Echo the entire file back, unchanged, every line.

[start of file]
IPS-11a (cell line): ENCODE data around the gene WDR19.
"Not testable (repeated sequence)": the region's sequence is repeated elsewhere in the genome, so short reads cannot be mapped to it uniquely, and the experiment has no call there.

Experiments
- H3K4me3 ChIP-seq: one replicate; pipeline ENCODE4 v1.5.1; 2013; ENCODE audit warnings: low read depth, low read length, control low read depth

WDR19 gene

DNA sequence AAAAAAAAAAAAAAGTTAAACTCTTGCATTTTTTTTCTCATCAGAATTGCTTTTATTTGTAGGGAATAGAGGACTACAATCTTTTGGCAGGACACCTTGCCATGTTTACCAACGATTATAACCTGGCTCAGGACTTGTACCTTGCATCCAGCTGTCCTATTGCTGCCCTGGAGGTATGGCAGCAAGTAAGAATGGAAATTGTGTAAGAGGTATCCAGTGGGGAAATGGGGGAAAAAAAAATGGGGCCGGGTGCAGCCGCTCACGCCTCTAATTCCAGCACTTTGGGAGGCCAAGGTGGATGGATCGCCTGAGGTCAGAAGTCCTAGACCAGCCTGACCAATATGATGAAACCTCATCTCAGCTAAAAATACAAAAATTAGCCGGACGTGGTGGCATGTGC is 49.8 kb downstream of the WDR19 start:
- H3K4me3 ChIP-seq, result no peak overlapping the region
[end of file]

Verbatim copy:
IPS-11a (cell line): ENCODE data around the gene WDR19.
"Not testable (repeated sequence)": the region's sequence is repeated elsewhere in the genome, so short reads cannot be mapped to it uniquely, and the experiment has no call there.

Experiments
- H3K4me3 ChIP-seq: one replicate; pipeline ENCODE4 v1.5.1; 2013; ENCODE audit warnings: low read depth, low read length, control low read depth

WDR19 gene

DNA sequence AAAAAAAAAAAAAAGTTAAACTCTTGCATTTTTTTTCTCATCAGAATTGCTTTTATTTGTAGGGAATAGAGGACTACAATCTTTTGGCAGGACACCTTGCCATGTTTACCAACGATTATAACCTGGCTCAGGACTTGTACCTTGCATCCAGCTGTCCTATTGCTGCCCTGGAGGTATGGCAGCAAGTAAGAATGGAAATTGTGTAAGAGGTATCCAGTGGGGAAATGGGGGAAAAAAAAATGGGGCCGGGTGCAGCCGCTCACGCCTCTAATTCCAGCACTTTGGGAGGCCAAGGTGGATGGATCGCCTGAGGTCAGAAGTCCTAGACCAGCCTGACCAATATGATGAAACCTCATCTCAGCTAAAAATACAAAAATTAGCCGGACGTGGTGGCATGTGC is 49.8 kb downstream of the WDR19 start:
- H3K4me3 ChIP-seq, result no peak overlapping the region